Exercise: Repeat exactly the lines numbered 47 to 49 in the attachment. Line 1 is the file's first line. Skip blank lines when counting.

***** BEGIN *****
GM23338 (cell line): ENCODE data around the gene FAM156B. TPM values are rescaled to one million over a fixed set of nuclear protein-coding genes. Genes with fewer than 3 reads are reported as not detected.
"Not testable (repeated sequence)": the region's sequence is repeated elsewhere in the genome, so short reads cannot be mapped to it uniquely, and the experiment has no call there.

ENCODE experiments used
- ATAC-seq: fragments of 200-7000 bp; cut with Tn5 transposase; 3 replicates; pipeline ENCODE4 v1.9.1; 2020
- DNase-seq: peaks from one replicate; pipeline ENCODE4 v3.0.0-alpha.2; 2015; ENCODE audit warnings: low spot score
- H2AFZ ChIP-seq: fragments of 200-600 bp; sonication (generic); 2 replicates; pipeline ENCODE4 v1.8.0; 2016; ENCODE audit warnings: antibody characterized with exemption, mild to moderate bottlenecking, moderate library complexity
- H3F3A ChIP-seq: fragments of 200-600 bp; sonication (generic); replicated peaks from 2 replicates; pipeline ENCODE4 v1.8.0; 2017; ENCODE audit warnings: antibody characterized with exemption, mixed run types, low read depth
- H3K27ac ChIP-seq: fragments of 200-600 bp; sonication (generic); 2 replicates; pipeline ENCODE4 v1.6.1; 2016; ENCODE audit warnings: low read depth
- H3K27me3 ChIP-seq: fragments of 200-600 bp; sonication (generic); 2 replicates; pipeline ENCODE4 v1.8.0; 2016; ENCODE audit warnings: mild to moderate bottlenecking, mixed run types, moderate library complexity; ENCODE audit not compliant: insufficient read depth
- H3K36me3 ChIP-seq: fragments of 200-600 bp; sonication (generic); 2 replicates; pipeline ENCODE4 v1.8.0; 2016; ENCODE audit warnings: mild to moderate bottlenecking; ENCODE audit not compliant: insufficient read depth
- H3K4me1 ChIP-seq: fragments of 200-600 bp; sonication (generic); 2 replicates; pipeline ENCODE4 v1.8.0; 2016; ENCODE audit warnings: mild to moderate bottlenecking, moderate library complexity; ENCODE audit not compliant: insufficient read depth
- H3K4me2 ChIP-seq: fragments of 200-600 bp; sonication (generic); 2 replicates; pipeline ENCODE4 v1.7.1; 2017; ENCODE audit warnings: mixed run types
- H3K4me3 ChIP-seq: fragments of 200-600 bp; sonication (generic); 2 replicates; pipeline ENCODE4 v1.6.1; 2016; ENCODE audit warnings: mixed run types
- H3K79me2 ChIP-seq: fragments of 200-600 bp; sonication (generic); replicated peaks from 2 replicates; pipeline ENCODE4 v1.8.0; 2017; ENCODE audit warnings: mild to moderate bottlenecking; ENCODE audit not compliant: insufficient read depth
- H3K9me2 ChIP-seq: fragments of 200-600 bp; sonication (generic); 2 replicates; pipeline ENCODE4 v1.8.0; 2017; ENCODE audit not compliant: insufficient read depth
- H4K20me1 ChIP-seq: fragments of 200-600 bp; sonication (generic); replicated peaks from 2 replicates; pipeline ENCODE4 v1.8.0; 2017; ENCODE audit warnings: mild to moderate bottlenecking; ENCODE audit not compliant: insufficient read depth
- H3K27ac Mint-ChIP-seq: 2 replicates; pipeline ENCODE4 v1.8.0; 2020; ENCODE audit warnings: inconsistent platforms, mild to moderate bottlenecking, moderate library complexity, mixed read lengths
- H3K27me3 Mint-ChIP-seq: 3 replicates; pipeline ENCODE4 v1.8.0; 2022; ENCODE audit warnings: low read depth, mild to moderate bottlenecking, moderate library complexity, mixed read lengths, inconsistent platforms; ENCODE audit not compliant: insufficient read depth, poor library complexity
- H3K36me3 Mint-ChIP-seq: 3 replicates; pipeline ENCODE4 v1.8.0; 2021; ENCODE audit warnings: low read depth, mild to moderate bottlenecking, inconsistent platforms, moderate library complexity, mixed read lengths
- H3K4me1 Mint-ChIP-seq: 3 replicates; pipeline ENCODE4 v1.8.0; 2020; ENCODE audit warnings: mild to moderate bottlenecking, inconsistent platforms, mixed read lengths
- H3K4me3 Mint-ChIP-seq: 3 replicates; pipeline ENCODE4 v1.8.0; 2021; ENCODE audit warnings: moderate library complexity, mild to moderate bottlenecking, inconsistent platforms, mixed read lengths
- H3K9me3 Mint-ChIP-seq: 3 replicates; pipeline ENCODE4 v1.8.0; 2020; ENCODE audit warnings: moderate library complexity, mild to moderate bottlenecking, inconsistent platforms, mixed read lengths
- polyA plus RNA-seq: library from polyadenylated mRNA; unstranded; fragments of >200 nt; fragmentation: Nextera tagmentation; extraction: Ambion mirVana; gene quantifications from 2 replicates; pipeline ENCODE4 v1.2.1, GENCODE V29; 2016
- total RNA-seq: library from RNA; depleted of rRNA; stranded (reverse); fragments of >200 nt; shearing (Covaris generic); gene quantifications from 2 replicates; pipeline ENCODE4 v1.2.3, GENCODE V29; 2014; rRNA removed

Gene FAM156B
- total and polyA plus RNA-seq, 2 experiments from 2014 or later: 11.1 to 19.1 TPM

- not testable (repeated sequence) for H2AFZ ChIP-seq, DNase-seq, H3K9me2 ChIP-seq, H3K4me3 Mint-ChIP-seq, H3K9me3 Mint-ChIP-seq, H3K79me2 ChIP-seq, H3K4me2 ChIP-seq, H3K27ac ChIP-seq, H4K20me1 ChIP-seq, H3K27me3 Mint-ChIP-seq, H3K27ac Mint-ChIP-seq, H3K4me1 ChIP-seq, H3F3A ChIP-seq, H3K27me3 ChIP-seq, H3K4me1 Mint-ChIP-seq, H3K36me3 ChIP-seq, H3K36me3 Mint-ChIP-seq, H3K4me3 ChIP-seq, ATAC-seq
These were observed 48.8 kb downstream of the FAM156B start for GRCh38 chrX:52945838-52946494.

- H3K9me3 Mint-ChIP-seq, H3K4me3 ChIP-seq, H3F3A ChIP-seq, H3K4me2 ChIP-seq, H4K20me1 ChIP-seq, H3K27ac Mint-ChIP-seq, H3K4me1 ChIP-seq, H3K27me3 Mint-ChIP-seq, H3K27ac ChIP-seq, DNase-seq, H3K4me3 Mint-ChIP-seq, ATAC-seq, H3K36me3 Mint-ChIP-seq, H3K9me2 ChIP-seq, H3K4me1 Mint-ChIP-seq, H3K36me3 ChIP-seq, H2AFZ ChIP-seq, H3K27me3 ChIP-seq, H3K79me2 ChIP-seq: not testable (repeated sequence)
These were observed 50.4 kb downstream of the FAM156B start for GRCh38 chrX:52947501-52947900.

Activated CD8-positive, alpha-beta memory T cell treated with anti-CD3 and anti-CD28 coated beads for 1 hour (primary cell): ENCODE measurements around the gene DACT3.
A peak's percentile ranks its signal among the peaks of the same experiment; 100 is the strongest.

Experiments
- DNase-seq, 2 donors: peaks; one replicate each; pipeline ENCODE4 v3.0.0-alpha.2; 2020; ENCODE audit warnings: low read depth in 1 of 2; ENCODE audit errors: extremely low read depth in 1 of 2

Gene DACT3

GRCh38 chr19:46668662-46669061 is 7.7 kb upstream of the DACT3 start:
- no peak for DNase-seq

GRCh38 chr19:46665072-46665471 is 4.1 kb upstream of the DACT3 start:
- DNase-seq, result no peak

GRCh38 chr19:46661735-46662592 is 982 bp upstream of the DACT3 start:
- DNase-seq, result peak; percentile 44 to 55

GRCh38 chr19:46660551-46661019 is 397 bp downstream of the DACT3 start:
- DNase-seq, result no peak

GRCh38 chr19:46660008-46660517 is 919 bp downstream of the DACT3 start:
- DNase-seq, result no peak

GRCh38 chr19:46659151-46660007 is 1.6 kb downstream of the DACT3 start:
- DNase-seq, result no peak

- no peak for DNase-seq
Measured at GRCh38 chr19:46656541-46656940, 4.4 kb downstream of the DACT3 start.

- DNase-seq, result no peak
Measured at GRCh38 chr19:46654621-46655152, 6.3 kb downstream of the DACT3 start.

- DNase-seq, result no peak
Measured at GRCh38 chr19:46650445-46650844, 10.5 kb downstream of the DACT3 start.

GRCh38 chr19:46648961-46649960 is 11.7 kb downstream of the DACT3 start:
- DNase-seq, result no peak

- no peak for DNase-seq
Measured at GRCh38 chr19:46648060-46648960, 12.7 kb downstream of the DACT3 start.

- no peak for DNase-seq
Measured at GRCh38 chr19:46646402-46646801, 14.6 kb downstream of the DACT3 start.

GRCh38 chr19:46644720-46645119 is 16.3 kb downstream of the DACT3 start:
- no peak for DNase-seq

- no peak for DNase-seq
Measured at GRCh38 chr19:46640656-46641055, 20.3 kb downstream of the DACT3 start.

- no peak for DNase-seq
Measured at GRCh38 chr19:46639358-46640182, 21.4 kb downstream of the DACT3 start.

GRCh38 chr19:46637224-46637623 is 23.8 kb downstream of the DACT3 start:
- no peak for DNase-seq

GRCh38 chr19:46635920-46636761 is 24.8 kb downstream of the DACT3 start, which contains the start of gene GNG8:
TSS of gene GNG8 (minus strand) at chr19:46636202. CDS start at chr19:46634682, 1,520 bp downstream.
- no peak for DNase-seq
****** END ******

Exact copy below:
- DNase-seq, result no peak

- no peak for DNase-seq
Measured at GRCh38 chr19:46656541-46656940, 4.4 kb downstream of the DACT3 start.